Having had discussions with co-workers on the utility of private methods and recently on the scala mailing list, there’s been the notion that private methods (or even protected methods) are code smells – indicators that there is something wrong with the design of your code. I believe in many cases they can be, but that private (and protected) methods still have their uses, especially in maintaining a clean design under constraints of getting things done. First, we need to know what we are talking about.
While the technical meaning of access modifiers varies with the language, the intent these concepts communicate is what we’re talking about here. I assert that the intent of public/protected/private is (and/or should be) as follows:
- public - this method is part of the published API and will not change within major versions of the class
- protected - this method is a hook for modifying the behavior of this class using subclasses. It, too, will not change within major versions of the class (of course, it also might exist for code-reuse internal to the class hierarchy).
- private - this method was refactored out of a well tested public or protected method for reasons of clarity or internal re-use. This method may absolutely change, even in patch releases, and should not be relied upon to even exist
- package private (bonus for Java) - this method was written by someone lazy or ignorant, or by someone who acknowledges that this code should be pulled out into its own class, but hasn’t done so, yet still wants to test it separately, thus breaking encapsulation.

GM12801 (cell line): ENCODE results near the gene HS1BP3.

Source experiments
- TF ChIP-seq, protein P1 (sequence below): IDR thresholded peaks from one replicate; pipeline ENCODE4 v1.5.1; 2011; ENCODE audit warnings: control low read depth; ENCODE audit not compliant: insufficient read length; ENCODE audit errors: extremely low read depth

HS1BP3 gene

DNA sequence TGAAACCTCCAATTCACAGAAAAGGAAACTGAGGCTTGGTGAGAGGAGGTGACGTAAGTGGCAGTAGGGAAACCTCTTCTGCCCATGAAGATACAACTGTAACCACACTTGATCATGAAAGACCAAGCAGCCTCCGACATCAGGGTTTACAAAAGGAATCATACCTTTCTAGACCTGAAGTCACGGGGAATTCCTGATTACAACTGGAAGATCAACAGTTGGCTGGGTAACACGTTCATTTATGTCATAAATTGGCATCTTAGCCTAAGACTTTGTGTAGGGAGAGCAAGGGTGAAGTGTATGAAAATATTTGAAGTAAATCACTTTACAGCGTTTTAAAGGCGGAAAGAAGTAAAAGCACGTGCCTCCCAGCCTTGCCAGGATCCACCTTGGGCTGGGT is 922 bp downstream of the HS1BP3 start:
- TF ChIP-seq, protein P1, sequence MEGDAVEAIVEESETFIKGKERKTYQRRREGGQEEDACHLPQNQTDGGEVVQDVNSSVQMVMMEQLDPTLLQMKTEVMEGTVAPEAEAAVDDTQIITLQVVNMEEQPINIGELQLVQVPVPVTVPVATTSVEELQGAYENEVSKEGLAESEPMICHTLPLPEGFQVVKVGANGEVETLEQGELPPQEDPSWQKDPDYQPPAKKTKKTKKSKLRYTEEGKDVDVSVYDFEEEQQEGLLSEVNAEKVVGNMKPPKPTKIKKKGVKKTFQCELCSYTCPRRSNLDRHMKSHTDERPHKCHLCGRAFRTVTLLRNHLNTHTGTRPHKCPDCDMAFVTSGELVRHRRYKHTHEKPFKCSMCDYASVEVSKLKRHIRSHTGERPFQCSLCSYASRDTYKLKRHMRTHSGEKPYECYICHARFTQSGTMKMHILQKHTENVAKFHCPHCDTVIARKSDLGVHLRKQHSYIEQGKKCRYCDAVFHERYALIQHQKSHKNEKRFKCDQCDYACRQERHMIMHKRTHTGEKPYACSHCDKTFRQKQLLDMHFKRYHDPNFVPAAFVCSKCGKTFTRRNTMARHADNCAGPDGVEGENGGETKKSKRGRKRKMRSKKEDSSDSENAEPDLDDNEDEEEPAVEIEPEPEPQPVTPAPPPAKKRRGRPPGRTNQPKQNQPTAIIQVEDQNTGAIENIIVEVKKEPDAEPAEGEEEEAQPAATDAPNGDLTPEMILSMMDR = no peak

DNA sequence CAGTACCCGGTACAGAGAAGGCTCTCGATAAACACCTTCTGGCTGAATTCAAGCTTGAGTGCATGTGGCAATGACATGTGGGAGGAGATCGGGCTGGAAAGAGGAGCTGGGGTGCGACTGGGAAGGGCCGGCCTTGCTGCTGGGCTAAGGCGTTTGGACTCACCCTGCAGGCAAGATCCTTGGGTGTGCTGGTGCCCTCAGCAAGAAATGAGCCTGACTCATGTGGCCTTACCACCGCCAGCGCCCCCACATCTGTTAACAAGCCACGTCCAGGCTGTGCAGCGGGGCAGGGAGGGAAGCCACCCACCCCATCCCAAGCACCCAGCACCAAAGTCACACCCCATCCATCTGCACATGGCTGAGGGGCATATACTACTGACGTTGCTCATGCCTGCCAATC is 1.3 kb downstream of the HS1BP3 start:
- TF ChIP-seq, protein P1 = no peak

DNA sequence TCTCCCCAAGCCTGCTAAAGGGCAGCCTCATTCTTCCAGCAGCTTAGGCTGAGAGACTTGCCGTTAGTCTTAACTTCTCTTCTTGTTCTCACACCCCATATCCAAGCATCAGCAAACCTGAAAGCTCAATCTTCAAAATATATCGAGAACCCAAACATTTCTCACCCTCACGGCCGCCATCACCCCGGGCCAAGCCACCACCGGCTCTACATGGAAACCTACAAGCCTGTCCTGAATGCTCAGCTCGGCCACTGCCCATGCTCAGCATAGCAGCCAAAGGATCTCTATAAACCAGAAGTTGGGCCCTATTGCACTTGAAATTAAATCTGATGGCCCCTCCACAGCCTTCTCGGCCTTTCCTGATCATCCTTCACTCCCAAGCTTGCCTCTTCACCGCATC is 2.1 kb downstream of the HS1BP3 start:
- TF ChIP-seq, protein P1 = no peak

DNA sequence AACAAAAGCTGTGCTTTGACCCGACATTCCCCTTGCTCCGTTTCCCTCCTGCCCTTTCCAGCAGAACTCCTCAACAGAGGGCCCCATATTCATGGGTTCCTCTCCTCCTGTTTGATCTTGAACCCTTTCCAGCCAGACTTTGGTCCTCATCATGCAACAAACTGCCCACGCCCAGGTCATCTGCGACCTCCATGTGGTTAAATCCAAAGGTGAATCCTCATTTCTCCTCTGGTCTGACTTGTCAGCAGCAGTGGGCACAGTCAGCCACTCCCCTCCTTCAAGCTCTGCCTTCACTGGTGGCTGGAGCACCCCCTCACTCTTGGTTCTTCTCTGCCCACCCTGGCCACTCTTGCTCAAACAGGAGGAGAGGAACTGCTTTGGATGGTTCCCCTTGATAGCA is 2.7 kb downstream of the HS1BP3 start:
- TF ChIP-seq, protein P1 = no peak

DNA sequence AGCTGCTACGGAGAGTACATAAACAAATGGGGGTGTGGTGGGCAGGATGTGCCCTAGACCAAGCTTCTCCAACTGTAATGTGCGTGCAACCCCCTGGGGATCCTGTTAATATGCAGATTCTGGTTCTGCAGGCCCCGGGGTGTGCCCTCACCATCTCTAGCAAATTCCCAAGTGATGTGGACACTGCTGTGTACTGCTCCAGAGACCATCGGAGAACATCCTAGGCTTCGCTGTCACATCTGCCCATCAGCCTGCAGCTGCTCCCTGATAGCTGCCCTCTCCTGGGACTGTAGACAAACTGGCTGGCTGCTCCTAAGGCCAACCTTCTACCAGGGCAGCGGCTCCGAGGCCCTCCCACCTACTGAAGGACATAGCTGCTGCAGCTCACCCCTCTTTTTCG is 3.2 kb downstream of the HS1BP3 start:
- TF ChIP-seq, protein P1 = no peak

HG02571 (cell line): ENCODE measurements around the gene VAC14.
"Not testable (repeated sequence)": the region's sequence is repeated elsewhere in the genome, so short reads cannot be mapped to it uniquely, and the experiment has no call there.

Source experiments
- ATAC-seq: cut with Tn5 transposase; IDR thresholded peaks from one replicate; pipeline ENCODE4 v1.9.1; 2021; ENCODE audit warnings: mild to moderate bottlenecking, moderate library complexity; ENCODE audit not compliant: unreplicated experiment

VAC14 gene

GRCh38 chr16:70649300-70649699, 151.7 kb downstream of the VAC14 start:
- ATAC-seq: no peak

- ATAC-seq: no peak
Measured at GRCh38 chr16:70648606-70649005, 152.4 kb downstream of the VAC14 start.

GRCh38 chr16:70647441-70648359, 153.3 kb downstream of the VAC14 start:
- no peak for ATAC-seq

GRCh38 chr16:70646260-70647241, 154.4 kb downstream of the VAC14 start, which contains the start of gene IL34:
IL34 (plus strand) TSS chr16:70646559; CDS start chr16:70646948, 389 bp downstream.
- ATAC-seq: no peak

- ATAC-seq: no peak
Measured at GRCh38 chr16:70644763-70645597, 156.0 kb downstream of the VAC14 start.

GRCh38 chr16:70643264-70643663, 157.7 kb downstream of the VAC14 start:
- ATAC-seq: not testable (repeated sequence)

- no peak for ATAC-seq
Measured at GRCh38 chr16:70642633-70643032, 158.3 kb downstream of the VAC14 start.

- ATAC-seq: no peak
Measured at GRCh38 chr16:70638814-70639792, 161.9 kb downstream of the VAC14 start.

Why would private methods be code smells?
The most concise argument is that private methods could indicate that the class that contains them is doing too many things. Consider this code from shorty, my URL shortener:
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Is it totally clear what this method does? If not, it basically checks that the directory configured for our database exists and is a directory, giving us a specific error message if not. It’s a bit long and full of error checking, so the meat where it creates our URI hasher and gives it to the servlet is somewhat obscured. Here’s a cleaned up version:
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We’ve added lines of code, but our public method is a lot clearer: we get the dir for our DB; if we get a “right”, we have a usable dir, and if we get a “left” (the Scala convention for an error), we have the error message to use for our exception.
getDBDir now a code smell? This is a private method and, this means that
contextInitialized was tested and we extracted the private method as step three of the TDD “Test/Fix/Refactor” cycle.
getDBDir has nothing to do with the
ServletContextListener and is really all about checking for a valid path. So, we should extract it to a new class, right?